By Lucas Johnson, Associated Press
NASHVILLE, Tenn. — Tennessee voters in several dozen communities will decide on Tuesday if they want to buy wine where they purchase food.
Seventy-eight municipalities collected enough signatures to place a referendum for supermarket wine sales on the ballot, according to the secretary of state’s office.
Currently, wine can only be sold in liquor stores. But a state law that passed this year will allow it to be sold by grocery and convenience stores starting in July 2016 if citizens vote to approve the change.
“This is the last step for voters in these Tennessee communities who support the issue,” said Susie Alcorn, campaign manager for the advocacy group supporting the measure, called the Red White and Food campaign.
Only communities that currently allow package stores or liquor by the drink are eligible to hold votes as long as at least 10 percent of voters in the community signed petitions. For instance, in metro Nashville, organizers had to get 15,000 signatures.
The final determination will be made by a simple majority vote.
While the concept of supermarket wine sales has broad public support according to various polls, the measure had failed in several consecutive legislative sessions amid opposition from liquor wholesalers and package store owners.
Sen. Bill Ketron, one of the main sponsors of the wine-in-supermarkets legislation, said he wanted voters to have the final say.
“When … the polling over and over again continued to come back and over 65 percent, that’s what the people wanted,” Ketron said. “Then that’s when it finally dawned on me: I don’t need to be trying to cram this down people’s throats; give the community the opportunity to speak by putting it on the ballot.”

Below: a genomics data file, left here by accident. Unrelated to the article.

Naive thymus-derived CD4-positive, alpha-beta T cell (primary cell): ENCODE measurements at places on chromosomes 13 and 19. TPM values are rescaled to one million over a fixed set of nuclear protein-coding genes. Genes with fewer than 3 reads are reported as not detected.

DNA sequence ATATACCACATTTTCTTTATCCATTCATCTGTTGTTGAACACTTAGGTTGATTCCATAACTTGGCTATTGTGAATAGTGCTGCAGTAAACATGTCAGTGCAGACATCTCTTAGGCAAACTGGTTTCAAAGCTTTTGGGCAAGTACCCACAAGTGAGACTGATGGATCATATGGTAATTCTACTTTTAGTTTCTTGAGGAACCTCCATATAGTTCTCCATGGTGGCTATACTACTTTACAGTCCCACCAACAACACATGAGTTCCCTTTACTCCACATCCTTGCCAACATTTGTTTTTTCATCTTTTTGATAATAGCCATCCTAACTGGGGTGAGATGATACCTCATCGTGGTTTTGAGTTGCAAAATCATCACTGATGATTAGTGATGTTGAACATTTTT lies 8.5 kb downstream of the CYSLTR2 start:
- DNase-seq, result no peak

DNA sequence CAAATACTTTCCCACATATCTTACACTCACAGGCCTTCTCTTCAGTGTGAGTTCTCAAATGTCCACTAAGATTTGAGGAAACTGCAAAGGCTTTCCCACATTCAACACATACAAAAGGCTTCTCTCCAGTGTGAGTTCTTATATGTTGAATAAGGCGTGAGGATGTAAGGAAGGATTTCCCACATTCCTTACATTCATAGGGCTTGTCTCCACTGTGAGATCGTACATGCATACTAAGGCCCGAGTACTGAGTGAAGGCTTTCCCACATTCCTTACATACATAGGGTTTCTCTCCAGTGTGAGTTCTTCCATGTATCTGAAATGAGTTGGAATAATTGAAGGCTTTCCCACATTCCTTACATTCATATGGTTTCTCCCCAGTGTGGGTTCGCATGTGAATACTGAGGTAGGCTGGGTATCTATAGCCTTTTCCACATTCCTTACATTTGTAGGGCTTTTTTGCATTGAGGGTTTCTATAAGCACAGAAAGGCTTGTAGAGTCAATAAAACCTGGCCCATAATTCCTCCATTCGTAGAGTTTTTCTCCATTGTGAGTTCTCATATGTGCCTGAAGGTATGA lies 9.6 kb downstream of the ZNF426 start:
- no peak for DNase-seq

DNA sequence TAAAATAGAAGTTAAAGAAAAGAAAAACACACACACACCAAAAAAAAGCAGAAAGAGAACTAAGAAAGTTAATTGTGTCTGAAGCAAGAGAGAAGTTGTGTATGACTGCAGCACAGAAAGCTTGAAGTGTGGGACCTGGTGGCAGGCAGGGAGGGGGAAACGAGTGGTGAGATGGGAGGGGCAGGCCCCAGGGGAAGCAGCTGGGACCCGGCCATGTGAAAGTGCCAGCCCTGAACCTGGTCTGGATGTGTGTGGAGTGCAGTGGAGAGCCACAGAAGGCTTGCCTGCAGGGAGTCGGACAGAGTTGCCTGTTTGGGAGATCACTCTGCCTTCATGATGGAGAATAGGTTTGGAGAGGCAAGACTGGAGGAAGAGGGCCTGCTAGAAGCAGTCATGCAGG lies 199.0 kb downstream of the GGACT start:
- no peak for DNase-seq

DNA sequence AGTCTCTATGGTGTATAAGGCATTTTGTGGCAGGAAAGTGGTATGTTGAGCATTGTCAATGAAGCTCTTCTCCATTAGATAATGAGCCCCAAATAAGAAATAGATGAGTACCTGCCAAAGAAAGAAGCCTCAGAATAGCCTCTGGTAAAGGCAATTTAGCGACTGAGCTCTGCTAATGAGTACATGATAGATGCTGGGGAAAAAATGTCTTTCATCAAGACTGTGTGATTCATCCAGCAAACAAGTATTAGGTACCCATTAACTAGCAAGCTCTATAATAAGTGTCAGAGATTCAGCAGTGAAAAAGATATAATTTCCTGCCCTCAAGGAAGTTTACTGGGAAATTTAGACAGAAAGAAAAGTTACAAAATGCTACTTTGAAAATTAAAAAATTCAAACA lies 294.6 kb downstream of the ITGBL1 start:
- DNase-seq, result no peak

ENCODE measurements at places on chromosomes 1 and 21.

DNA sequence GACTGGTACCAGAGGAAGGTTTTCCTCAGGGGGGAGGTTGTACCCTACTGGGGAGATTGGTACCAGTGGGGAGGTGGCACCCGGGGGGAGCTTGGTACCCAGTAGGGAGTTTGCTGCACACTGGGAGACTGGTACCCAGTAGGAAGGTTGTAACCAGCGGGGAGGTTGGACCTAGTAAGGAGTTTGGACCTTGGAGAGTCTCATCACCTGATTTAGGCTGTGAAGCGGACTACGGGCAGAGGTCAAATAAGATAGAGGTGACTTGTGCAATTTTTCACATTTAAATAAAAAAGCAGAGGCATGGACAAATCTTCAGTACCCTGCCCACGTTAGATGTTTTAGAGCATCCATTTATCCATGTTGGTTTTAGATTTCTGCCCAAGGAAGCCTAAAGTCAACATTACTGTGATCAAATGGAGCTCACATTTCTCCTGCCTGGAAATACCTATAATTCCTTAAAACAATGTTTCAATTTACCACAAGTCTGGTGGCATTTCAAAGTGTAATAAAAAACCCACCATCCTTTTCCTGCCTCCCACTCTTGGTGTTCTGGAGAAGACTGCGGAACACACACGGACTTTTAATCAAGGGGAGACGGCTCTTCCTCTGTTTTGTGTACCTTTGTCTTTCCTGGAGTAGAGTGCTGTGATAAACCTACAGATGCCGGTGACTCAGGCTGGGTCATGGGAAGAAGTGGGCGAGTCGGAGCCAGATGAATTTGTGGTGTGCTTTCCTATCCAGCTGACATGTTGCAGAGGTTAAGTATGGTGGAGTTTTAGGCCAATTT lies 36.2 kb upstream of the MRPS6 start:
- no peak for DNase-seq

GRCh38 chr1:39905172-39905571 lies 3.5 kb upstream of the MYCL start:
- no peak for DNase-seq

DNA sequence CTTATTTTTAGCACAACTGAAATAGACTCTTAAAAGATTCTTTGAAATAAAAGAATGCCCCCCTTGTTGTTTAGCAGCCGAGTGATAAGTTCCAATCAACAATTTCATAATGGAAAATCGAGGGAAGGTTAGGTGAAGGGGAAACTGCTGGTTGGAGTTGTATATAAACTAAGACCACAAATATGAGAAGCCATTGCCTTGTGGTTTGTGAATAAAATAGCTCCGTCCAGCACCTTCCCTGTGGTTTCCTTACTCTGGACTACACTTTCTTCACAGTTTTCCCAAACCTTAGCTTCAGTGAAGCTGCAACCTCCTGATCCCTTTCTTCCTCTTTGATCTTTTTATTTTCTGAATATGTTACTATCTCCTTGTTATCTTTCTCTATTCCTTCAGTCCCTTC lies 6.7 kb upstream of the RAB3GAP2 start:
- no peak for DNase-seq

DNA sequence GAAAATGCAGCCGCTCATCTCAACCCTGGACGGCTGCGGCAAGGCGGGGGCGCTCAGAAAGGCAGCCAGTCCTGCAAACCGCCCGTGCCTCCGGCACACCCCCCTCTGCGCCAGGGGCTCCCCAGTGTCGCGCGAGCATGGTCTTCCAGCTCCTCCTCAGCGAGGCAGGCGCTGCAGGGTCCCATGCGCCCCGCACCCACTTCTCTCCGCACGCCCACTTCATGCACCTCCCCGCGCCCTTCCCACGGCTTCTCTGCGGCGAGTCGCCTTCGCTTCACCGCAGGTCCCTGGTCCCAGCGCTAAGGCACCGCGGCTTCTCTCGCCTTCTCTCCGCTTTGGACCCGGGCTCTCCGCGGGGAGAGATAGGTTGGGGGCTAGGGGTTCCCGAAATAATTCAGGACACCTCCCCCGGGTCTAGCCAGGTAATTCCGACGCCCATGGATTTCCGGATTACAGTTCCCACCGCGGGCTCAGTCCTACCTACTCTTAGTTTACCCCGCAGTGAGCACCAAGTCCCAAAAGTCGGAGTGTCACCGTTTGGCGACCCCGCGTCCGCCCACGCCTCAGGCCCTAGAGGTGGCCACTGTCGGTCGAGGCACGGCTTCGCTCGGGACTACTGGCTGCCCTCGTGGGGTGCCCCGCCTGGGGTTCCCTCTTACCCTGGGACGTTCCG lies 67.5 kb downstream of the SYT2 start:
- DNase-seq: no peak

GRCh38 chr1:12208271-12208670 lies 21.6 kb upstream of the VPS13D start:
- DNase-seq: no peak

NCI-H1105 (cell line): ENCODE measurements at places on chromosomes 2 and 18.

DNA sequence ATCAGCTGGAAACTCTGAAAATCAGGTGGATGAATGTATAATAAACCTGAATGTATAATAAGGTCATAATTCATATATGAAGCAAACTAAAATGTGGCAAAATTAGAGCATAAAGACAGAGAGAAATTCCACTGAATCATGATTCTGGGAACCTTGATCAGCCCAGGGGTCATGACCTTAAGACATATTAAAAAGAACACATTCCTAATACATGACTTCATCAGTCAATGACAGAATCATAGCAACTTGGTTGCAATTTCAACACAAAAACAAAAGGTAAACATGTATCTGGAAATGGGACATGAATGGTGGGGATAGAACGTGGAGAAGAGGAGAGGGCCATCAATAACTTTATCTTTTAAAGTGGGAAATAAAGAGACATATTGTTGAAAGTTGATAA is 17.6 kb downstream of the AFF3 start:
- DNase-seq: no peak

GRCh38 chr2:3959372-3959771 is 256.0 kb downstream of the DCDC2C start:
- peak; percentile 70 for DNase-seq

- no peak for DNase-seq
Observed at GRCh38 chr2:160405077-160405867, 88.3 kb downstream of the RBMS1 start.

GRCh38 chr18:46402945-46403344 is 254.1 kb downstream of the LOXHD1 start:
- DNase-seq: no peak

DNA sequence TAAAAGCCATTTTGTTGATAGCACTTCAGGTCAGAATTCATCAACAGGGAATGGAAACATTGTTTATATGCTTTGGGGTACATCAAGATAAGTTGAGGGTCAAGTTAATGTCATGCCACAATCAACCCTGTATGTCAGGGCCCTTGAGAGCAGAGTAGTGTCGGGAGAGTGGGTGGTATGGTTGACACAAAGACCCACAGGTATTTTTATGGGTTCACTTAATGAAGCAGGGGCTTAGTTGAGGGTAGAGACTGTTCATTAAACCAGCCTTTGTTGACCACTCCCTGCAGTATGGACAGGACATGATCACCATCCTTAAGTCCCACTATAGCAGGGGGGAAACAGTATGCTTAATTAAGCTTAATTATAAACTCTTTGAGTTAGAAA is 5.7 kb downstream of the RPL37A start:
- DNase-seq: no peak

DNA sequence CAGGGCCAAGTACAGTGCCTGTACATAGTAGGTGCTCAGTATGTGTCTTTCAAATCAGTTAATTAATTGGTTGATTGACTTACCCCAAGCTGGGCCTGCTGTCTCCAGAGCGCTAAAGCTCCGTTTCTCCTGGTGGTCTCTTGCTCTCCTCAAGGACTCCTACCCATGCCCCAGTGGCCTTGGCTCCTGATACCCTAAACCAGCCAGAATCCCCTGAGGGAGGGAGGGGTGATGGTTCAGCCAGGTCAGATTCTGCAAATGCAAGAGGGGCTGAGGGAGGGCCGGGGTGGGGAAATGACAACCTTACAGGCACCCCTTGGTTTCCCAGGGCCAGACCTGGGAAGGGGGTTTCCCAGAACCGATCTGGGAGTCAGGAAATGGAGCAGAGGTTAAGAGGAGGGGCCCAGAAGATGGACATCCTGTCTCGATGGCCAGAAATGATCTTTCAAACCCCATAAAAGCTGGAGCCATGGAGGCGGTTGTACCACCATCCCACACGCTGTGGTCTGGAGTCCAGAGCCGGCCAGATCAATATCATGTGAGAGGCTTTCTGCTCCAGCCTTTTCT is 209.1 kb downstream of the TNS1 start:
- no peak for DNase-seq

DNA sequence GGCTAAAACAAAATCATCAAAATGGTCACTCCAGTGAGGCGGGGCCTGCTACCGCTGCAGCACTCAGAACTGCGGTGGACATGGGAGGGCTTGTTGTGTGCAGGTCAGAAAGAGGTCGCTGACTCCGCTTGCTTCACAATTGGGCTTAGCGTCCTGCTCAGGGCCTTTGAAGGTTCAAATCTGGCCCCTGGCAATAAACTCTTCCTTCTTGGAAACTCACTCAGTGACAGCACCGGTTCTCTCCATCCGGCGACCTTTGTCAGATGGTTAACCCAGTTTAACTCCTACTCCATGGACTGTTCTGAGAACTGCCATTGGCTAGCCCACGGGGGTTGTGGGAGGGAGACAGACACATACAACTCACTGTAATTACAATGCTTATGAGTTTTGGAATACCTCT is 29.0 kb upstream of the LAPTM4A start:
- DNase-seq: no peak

Right now, supermarkets and convenience stores can sell beer containing up to 6.5 percent alcohol by volume. Anything stronger can be sold only in package stores, which can’t sell anything beyond booze and lottery tickets.
However, as of July 1, liquor stores were able to sell items other than booze, such as beer, mixers, glasses, corkscrews, food and cigarettes.
Charlie Patel owns a beer store and a liquor store in Murfreesboro. He’s combining the two and changing the name of his business to reflect other items he’ll be able to sell.
Patel said he would prefer the law not be changed, but he’s doing what’s necessary to be competitive.
“If we lose 20, 25 percent of business, we might get 5 percent back,” said Patel, referring to the additional items he’ll be selling. “It’s not the best thing that happened to us; we’d rather it be the way it was. But we’ve got to do what we’ve got to do.”